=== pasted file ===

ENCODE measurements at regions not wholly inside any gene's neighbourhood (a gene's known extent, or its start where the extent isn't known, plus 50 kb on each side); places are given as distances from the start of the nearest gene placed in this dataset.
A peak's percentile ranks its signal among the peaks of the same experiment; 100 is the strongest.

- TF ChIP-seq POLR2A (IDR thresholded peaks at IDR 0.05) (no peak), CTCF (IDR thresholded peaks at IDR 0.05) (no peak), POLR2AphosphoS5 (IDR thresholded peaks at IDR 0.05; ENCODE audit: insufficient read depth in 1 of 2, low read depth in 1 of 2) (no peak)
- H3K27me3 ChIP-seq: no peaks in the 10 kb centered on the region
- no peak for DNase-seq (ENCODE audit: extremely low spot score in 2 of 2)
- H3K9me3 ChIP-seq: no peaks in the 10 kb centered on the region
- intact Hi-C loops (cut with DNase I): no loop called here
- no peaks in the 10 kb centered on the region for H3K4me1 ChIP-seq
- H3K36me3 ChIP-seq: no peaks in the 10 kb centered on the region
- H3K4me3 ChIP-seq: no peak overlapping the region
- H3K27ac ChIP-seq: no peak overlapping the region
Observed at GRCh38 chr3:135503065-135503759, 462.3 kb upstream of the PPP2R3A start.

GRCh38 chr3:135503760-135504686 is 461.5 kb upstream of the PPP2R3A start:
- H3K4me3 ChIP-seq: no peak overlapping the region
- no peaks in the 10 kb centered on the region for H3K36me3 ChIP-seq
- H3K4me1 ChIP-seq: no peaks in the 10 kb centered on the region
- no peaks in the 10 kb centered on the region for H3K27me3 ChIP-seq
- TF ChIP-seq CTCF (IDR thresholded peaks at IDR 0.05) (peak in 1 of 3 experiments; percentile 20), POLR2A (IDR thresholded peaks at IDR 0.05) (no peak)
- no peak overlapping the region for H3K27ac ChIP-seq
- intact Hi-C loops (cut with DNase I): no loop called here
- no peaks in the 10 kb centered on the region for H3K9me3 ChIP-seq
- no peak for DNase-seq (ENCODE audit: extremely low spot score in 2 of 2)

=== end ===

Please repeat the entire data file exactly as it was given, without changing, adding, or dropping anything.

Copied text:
ENCODE measurements at regions not wholly inside any gene's neighbourhood (a gene's known extent, or its start where the extent isn't known, plus 50 kb on each side); places are given as distances from the start of the nearest gene placed in this dataset.
A peak's percentile ranks its signal among the peaks of the same experiment; 100 is the strongest.

- TF ChIP-seq POLR2A (IDR thresholded peaks at IDR 0.05) (no peak), CTCF (IDR thresholded peaks at IDR 0.05) (no peak), POLR2AphosphoS5 (IDR thresholded peaks at IDR 0.05; ENCODE audit: insufficient read depth in 1 of 2, low read depth in 1 of 2) (no peak)
- H3K27me3 ChIP-seq: no peaks in the 10 kb centered on the region
- no peak for DNase-seq (ENCODE audit: extremely low spot score in 2 of 2)
- H3K9me3 ChIP-seq: no peaks in the 10 kb centered on the region
- intact Hi-C loops (cut with DNase I): no loop called here
- no peaks in the 10 kb centered on the region for H3K4me1 ChIP-seq
- H3K36me3 ChIP-seq: no peaks in the 10 kb centered on the region
- H3K4me3 ChIP-seq: no peak overlapping the region
- H3K27ac ChIP-seq: no peak overlapping the region
Observed at GRCh38 chr3:135503065-135503759, 462.3 kb upstream of the PPP2R3A start.

GRCh38 chr3:135503760-135504686 is 461.5 kb upstream of the PPP2R3A start:
- H3K4me3 ChIP-seq: no peak overlapping the region
- no peaks in the 10 kb centered on the region for H3K36me3 ChIP-seq
- H3K4me1 ChIP-seq: no peaks in the 10 kb centered on the region
- no peaks in the 10 kb centered on the region for H3K27me3 ChIP-seq
- TF ChIP-seq CTCF (IDR thresholded peaks at IDR 0.05) (peak in 1 of 3 experiments; percentile 20), POLR2A (IDR thresholded peaks at IDR 0.05) (no peak)
- no peak overlapping the region for H3K27ac ChIP-seq
- intact Hi-C loops (cut with DNase I): no loop called here
- no peaks in the 10 kb centered on the region for H3K9me3 ChIP-seq
- no peak for DNase-seq (ENCODE audit: extremely low spot score in 2 of 2)